NEWS
February 8, 2014 | By Barbara Boyer, Inquirer Staff Writer
LINDENWOLD Troy Whye insisted Thursday that he never harmed Krystal Skinner and was not the person who stabbed her 30 times just days after she broke up with him in 2008. "I never put my hands on Krystal," said Whye, 42, who is on trial in Superior Court in Camden for first-degree murder. Skinner was 23 and caring for the couple's 2-year-old son. She was found dead March 26 near the front door of her Lindenwold apartment. Her son was kneeling next to her body, stroking her hair. A bloody butcher knife was nearby.
NEWS
December 2, 1986
The Nov. 19 presidential press conference seemed to be a forum for the media to unite and push their story line. The questioners were not listening for the President's answers, but insisting that the answers be what they had already conceived in their minds. The media's unwillingness to delve into the nuances of the present Iran hostage situation reveals a dangerous flaw in the democratic process. That the arms sent to Iran were minimal and defensive will be overlooked and smothered in hyperbole to make them seem more than they were.
NEWS
April 10, 1991 | BY MIKE ROYKO
Three red ribbons dangle from trees in front of Dolores McAndrew's home. As far as I know, she is the first to put out red ribbons, but I doubt if it will become a national trend. McAndrew, who lives in a Chicago suburb, says the red ribbons are her way of expressing sympathy for Kurds and other Iraqi rebels slaughtered by Saddam Hussein and her disgust at this country's indifference. "It got me mad," she said, "so I took a ribbon from a Christmas wreath and cut it into pieces and put it on the trees.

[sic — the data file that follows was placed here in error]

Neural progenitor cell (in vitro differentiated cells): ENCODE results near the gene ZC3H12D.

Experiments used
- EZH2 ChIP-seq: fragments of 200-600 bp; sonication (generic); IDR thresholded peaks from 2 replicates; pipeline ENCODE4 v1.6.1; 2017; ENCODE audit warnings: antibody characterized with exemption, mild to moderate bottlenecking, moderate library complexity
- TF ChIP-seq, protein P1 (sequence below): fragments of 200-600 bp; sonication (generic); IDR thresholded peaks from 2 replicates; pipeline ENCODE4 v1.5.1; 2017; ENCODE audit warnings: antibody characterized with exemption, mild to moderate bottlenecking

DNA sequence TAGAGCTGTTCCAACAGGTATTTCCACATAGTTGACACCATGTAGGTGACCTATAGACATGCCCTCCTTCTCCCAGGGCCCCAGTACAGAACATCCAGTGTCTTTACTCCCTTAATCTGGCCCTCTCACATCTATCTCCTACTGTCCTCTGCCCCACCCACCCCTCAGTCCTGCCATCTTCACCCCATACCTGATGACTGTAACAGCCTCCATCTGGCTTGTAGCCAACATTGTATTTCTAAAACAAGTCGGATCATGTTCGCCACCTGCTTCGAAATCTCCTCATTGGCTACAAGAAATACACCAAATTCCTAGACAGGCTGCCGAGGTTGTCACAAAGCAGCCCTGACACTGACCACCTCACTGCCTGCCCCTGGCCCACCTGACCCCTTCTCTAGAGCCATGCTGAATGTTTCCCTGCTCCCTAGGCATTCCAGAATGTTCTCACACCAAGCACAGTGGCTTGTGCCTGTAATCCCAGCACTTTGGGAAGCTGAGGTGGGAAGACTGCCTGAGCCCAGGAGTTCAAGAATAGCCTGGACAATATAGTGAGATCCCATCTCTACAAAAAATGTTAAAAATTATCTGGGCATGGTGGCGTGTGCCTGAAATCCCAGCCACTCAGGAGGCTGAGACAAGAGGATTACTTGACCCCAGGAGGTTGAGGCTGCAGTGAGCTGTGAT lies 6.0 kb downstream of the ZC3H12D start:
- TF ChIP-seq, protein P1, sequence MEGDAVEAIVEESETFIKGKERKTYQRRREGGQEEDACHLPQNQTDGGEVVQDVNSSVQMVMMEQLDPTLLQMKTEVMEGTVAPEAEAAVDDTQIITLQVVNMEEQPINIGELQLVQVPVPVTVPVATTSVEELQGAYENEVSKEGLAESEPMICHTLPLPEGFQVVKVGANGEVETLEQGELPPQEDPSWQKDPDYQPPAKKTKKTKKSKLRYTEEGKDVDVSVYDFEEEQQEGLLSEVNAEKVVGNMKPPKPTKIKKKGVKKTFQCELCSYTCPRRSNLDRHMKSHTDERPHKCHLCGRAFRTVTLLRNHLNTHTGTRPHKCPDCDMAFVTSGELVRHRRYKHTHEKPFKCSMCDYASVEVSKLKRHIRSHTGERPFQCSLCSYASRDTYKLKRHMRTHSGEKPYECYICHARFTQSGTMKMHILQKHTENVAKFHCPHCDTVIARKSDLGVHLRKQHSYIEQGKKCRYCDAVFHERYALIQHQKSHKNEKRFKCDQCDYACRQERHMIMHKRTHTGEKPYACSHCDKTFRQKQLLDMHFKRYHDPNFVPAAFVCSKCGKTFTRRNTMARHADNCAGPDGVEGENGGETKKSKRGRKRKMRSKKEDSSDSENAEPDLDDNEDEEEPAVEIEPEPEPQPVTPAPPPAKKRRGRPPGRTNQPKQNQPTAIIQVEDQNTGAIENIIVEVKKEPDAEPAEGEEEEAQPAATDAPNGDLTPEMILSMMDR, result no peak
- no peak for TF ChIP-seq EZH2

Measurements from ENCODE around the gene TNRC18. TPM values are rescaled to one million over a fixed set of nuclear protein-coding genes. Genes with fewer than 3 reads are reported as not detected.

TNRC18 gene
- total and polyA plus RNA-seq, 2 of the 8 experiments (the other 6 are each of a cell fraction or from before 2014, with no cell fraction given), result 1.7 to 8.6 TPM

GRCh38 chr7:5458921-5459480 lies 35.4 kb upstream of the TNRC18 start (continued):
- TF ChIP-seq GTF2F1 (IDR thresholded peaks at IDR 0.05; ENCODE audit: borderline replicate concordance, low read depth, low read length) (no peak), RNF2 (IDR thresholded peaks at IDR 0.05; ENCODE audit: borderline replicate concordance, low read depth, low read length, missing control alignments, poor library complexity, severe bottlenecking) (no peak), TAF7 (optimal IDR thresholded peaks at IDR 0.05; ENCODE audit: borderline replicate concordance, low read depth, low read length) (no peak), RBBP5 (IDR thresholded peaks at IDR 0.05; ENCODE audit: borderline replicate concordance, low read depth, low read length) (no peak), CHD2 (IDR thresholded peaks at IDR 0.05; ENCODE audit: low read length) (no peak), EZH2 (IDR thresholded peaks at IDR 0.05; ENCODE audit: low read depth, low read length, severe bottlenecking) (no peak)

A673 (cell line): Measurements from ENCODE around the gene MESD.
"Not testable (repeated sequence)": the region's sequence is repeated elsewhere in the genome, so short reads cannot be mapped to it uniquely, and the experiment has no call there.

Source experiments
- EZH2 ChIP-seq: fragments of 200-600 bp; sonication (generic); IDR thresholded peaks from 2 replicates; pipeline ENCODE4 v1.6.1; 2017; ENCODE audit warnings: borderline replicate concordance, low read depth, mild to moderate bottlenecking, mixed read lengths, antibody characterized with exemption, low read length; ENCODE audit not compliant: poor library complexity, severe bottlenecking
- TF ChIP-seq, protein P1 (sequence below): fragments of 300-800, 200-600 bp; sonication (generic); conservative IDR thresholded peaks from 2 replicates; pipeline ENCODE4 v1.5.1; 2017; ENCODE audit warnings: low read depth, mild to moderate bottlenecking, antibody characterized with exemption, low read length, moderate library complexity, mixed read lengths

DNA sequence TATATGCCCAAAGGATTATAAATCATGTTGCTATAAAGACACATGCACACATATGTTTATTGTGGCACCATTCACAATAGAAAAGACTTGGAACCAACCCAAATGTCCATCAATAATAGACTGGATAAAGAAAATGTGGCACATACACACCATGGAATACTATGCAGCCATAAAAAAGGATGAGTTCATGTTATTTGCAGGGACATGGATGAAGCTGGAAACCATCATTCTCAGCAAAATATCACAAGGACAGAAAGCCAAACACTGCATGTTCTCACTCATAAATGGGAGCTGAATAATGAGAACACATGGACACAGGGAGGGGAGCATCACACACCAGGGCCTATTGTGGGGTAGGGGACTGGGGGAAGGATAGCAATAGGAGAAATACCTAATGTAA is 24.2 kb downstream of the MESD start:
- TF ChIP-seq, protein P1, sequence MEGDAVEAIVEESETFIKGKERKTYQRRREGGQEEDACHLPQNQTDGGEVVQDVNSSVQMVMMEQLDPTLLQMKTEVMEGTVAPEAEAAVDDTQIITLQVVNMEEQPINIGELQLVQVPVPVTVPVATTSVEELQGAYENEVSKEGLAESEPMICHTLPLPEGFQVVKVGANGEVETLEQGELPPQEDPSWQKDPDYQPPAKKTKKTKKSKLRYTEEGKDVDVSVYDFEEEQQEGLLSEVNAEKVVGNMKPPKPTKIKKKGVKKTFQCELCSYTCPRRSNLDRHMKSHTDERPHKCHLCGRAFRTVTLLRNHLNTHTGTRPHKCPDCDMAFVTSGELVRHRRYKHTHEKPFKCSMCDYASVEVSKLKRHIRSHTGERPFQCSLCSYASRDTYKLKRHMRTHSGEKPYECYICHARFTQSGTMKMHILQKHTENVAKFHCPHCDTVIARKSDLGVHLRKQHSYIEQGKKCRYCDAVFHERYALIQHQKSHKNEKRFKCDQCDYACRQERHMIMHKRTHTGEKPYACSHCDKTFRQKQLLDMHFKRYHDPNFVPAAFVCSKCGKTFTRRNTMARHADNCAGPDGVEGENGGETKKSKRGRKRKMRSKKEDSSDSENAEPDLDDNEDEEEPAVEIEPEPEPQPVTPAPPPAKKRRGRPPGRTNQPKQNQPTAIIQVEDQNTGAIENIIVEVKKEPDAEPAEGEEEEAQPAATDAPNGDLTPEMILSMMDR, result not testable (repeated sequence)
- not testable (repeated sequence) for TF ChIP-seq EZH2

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ARTICLES BY DATE
NEWS
December 19, 2014 | By Bonnie L. Cook, Inquirer Staff Writer
Chittaranjan "Chitu" Shantilal Shah, 66, of Norristown, an engineer and respected member of the Indian community in the Pennsylvania suburbs, died Monday, Dec. 15, of unknown causes after collapsing at his home. Born in Mumbai, India, Mr. Shah earned a bachelor's degree in engineering at the Jai Hind College of the University of Mumbai, then came to the United States seeking to better himself and provide a bright future for his family. "My father was an amazing and kind man who has been in this area for over 40 years," said daughter Megha Shah Fitzpatrick.
NEWS
February 8, 2014 | By Barbara Boyer, Inquirer Staff Writer
LINDENWOLD Troy Whye insisted Thursday that he never harmed Krystal Skinner and was not the person who stabbed her 30 times just days after she broke up with him in 2008. "I never put my hands on Krystal," said Whye, 42, who is on trial in Superior Court in Camden for first-degree murder. Skinner was 23 and caring for the couple's 2-year-old son. She was found dead March 26 near the front door of her Lindenwold apartment. Her son was kneeling next to her body, stroking her hair. A bloody butcher knife was nearby.
NEWS
February 22, 2013 | BY JASON NARK, Daily News Staff Writer|narkj@phillynews.com, 215-854-5916
It's doubtful that bikers in the Pagan's Motorcycle Club keep membership lists, by-laws and bank statements alphabetized in file cabinets, but officials in New Jersey say they need whatever records the club has to defend themselves against a lawsuit. The New Jersey State Police are the defendants in civil rights suit filed by two Pagan's Motorcycle Club members and a former Tribe MC member. The suit stems from a July 30, 2009, traffic stop involving six motorcycles in Burlington County that lasted more than an hour.
NEWS